Santiago Chile, our first taste of South America. It made a pretty easy starting point. It’s a safe, relatively clean, structured city with great transport systems, really nice areas of bars and restaurants and really friendly people. It eases you in nicely to South American life. It’s also a pretty easy city to get around. There’s a great metro system which like all metro systems we’ve come across, just works. We mostly used it or just walked to get around.
We were going to get a taxi from the airport into town and had heard that the best way to do that was to buy your ticket from the taxi office in the airport on arrival. The guide books we had suggested not to catch a taxi outside yourself as you’re likely to get scammed. We went up to the desk which you find before the baggage claim area. They quoted us 27,000 Chilean pesos (just over €40) to get into town which seemed too high so we opted for a bus instead. This was a much better plan as it turns out and really easy to do. Coming out of the arrival hall, you’ll find yourself accosted by many private taxi drivers touting for business. Just walk through them and follow the signs for “buses”. They bring you outside the front of the building where you’ll see the buses into town.
There are a couple of bus companies which go from the airport into town. We opted to get the “Centropuerto” bus which goes every 10 minutes. You buy the tickets on the bus and we were only charged 1,500 Chilean pesos for each adult with kids going free. So instead of a taxi costing us €40, we got a bus for less than €5.
Delighted with ourselves we felt we could justify a few beers that night!
The bus brings you to the metro station “Los Heroes” and from there you can easily hop on a metro to your destination. We all promptly fell asleep on the bus with Freya and Shuna resting up against random young Spanish men in their seats. The poor guys were the last to get off the bus as they didn’t want to wake the sleeping beauties beside them. Luckily a lady woke me up as she passed or we would have been there the night!
We were going to “Hostal Providencia” on calle “Vicuña Mackenna” which was near the Baquedano metro station.
To get there by metro is pretty easy from “Los Heroes” where the airport bus drops you. You buy tickets for the metro from ticket desks inside each station, they’re usually between 500 and 700 pesos per person. Again the kids travelled free. We had a 5/10 minute walk from the metro stop “Baquedano” to our Hostal. It was a nice Hostal, huge, I think it had 180 rooms or something. We got a room with a double bed, a set of bunk beds and an ensuite bathroom. We weren’t mad on the first room we had so asked to move. The first room was bang in the middle of reception with windows which opened on to a central courtyard. So it wasn’t very private and was very noisy. Just wasn’t going to work for us. Anyway we asked to move and were moved upstairs to the 4th floor to a much nicer, quieter room.
We headed out that night to the Bellavista area of town to a restaurant recommended by the Hostal called “Galindo”. Bellavista is walking distance from the Provicencia area where we were staying. It’s a smashing area with cool little bars and restaurants dotted around the place. We had a tasty meal of roast chicken and rice for the kids and bean stew for us. All washed down with a nice bottle of Chilean wine… Think we were going to like it here….
We had a great breakfast in our Hostal the next morning which was included in the price of the room. They basically provide eggs which you can cook, really nice fresh bread you can break into 4 pieces, jam, fruit, fruit juices, dodgy cornflakes, tea and coffee. All you need really. This was included in the price of our Hostal but at €63 a night for our room, we’d expect it.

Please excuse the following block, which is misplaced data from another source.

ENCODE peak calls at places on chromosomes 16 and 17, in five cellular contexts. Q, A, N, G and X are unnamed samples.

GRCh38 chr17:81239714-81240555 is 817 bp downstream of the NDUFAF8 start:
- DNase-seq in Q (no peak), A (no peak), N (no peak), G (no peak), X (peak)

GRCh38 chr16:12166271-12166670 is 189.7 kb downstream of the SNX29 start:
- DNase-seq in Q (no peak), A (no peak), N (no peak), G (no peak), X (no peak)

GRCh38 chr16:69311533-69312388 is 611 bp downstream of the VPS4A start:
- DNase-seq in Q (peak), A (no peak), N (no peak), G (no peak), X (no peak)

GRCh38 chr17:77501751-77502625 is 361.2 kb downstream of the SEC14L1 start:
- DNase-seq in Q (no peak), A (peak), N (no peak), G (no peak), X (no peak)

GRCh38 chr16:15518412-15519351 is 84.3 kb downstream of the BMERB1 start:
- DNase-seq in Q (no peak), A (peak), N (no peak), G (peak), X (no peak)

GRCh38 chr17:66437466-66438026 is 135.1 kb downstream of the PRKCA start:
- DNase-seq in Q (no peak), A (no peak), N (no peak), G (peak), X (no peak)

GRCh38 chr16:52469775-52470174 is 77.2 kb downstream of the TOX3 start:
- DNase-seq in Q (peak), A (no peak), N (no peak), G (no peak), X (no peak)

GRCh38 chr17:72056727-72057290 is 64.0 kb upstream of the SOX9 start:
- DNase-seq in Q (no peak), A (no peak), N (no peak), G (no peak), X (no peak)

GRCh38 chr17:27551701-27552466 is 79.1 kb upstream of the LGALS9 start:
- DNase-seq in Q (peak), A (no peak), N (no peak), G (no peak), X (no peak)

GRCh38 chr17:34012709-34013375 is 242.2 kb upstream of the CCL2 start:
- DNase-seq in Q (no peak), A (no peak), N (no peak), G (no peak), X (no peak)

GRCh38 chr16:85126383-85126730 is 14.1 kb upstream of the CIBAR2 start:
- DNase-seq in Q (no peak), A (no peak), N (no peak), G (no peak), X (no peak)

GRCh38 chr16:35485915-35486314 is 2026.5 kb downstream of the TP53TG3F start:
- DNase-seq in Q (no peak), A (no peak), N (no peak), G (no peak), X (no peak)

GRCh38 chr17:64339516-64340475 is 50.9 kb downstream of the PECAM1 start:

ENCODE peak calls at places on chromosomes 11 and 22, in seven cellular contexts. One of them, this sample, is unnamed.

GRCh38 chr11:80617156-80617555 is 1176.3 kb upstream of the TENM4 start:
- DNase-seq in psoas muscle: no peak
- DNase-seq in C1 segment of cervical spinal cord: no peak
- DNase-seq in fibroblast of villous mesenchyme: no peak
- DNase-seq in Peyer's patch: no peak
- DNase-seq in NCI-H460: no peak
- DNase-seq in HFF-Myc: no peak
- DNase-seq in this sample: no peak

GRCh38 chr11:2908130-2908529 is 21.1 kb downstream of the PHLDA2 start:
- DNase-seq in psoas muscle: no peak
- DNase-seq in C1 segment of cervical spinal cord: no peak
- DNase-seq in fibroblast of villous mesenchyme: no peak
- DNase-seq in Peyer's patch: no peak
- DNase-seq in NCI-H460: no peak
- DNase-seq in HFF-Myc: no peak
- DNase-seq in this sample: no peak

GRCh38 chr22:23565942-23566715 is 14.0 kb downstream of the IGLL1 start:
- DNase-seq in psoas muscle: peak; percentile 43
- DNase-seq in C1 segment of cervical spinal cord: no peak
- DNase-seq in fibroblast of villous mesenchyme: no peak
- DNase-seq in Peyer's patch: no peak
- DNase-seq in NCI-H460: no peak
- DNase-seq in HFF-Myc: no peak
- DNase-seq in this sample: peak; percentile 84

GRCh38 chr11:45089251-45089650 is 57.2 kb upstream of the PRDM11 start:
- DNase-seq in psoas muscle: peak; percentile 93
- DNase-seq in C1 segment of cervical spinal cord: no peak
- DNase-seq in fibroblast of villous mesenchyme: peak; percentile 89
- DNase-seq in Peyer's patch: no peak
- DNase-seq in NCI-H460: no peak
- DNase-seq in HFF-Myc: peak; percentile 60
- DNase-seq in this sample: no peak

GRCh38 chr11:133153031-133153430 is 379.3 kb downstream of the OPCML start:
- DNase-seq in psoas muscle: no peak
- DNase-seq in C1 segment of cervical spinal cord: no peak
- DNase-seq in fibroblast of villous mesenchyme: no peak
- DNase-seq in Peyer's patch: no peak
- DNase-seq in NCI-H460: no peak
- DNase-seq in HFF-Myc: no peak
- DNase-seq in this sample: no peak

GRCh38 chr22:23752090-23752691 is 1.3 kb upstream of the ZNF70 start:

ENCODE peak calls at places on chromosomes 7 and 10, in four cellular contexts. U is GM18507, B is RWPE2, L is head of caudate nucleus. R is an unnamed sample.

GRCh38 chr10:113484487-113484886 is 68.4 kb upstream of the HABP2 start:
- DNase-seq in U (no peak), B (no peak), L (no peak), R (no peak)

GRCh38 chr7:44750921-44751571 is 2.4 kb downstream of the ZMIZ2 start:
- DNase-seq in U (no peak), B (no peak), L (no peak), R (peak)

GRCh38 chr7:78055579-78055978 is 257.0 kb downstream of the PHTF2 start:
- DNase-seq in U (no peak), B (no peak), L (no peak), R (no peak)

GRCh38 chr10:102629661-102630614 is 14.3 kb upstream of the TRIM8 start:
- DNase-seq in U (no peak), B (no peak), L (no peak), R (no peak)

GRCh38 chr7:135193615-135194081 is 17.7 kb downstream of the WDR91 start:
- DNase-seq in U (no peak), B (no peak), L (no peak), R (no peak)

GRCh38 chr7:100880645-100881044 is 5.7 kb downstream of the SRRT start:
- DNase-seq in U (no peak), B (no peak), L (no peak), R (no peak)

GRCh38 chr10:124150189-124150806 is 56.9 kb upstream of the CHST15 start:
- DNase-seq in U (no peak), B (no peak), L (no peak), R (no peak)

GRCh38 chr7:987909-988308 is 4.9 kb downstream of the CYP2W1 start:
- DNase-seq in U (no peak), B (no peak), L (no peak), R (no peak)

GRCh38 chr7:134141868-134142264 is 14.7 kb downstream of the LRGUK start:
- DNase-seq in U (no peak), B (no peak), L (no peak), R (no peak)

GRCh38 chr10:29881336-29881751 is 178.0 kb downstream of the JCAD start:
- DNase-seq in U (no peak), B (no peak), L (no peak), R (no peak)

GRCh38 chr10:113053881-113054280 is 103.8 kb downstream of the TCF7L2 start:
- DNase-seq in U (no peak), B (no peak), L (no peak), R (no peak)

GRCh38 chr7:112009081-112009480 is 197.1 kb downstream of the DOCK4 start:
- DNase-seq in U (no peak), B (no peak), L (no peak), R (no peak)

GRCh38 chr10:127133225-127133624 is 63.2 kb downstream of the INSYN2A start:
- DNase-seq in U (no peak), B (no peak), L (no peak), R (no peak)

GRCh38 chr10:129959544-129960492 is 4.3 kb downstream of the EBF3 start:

We quickly realised that our budget was going to be blown in South America and especially in Chile. Our average room price in Asia was about €20, already we were more than 3 times this. We were going to have to find some ways to cut back costs. After breakfast we set off to explore Santiago. Our starting point was a hill in town called Cerro San Cristobal. You can reach the top of it by catching a funicular or elevator up from the Bellavista area.
You could easily spend a day exploring the hill. There are lots of walks, a zoo, two public swimming pools, a church and some amazing views up there. We weren’t in particularly energetic moods so decided to just enjoy the views and climb to the summit where there’s a huge statue of our lady over looking the city.
It’s well worth the hike up to the statue to enjoy the 360 views of the city.
There’s a nice church dedicated to our lady at the top of the hill too. It’s a beautiful old stone church.
Outside the church on the way up to the statue on the hill there are fences where people have tied ribbons, pictures, bracelets, toys, flowers and rosary beads. They seem to be gifts and prayers to our lady with pictures of loved ones in need of prayers. We tied a ribbon on for someone we love who needs some prayers and moved on.
We had a quick lunch of some empanadas in the cafe on top of the hill. You can find empanadas everywhere in Chile. They sell them in many of the corner shops for about 1,000 pesos (€1.50). They’re a bit like a Cornish pasty with various fillings like “pino” (meat and egg), “napolitana” (tomato, onion, ham and cheese), “queso” (cheese), “jamon y queso” (ham and cheese) and usually a “vegetariana” (cheese, onion, tomatoes and olives). There are two types oven-baked or fried. Beware of the fried ones, they’re not nearly as nice, they’re quite greasy. The oven baked ones are yum and look like this:
After lunch we had one final look at the views before getting the funicular back down the hill. The views really are smashing. On a clearer day you’d have great views out to the Andes mountains.
We didn’t explore any more of the hill but there seemed loads there to merit a longer stay. We noticed lots of cyclists, both road and mountain bikers, there seemed to be a lot of trails around. Definitely worth checking out if you’re into it.
Heading back into town we were pleasantly surprised by the whole look and vibe of the city. It’s filled with trees and green spaces and very clean and well maintained. It really wasn’t what we were expecting.